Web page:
That night, it rained heavily. Grandfather told me in the morning that there had been a storm last night, water was pouring heavily upon us and winds blew so fast that a few of our clothes were flown off too. I suddenly thought of the anthill. Oh, the small anthill! Gentle drizzles it could handle, but this was a storm!

I ran back to the place between the two mango trees, only to find nothing. Just a large mudpile, with no sign of the ants. Mother came shortly after and gently held me. I felt so terribly sad, I wanted to cry. She said not to worry, they must have taken shelter elsewhere. But where else was to go? They were not like us, they did not build with bricks and cement, and their home could so easily have been swept by the rain.

It affected my mood for a long time, but then I forgot about it. It was fun to explore in our big home and walk around in the forests and small roads around it. Slowly the ants slipped from my mind entirely. But then a week later, Mother excitedly called me in the evening to see something. I was eating sweets and did not want to go, but after her repeated calls, I finally went to see what she wanted to call me for.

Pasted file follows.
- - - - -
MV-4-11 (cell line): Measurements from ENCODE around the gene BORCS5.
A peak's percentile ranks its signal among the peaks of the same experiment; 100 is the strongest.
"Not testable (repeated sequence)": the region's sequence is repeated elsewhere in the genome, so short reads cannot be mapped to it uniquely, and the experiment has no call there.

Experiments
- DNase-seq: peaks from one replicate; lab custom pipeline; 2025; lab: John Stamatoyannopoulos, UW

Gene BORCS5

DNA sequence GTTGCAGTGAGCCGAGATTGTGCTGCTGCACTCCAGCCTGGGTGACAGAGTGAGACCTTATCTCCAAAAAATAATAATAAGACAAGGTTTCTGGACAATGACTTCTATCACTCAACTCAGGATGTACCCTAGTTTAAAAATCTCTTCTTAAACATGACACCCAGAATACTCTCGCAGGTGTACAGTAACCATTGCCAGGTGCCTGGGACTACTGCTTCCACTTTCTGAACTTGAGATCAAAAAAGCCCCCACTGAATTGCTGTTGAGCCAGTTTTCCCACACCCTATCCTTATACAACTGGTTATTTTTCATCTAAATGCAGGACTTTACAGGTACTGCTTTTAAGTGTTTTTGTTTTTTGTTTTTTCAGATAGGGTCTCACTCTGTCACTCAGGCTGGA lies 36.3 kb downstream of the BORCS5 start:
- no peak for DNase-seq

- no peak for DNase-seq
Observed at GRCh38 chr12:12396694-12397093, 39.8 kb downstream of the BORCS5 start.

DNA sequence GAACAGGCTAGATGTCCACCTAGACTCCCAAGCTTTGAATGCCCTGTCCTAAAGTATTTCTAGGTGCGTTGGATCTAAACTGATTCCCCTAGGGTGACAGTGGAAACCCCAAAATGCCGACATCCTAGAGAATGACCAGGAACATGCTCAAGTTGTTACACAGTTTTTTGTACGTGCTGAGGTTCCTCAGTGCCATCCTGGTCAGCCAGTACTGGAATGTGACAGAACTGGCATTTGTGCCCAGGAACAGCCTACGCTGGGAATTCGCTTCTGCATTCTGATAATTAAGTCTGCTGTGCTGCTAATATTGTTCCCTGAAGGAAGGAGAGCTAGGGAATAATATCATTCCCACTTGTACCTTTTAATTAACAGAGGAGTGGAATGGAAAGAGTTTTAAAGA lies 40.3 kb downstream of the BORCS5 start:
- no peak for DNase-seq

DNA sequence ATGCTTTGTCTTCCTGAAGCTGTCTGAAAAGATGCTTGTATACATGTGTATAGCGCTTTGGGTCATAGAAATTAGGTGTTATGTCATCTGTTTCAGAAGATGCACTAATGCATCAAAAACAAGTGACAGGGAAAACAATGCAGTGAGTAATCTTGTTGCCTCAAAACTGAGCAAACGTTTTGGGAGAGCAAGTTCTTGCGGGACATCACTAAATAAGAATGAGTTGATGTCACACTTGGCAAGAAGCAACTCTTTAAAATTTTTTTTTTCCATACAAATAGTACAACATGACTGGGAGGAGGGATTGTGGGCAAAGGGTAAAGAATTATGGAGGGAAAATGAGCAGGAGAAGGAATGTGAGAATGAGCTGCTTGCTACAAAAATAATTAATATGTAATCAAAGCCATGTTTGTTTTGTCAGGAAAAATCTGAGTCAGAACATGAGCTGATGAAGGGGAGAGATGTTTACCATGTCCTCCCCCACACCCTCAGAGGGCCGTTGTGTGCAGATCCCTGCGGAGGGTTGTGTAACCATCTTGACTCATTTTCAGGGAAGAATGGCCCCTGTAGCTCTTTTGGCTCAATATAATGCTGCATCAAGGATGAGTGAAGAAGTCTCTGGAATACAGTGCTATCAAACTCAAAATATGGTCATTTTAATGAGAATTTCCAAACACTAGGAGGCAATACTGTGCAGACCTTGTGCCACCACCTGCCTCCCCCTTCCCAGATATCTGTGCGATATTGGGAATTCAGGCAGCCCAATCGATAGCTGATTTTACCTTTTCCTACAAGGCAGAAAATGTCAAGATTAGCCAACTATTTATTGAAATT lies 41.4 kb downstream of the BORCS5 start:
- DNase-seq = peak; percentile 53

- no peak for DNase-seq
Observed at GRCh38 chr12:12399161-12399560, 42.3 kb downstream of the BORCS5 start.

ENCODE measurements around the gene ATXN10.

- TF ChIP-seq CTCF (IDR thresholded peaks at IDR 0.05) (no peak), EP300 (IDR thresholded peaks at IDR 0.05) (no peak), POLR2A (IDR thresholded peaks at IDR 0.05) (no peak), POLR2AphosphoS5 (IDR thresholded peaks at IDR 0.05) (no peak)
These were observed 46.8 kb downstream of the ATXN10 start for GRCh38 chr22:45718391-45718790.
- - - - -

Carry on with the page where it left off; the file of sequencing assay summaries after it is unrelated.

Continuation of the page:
And what did I see? A small anthill near the bushes of our front gate! And a line of ants going back up in an orderly fashion, inside their little home. It made me so happy to see. Such small creatures but they had survived, they had fought through the storm and rebuilt their home. It made me happy.

Nature is such a beautiful thing to witness. It is a story of nurturing, and care, as much as it is a story of strength, power, and even destruction. But when nature destroys, it also creates. It is both death and life. It is a force inside all of us and will exist even after we are all gone back to our true home, the soil.

As Mother said, everybody should go back to their old home once in a while, and reconnect with their roots. As such, we should also reconnect with nature. Because small beings like ants can inspire us in such big ways. Nature is the greatest gift of life, and we should always be grateful to be alive, to exist, and to be with nature.


Featured Image Courtesy – Hemp Ecosystems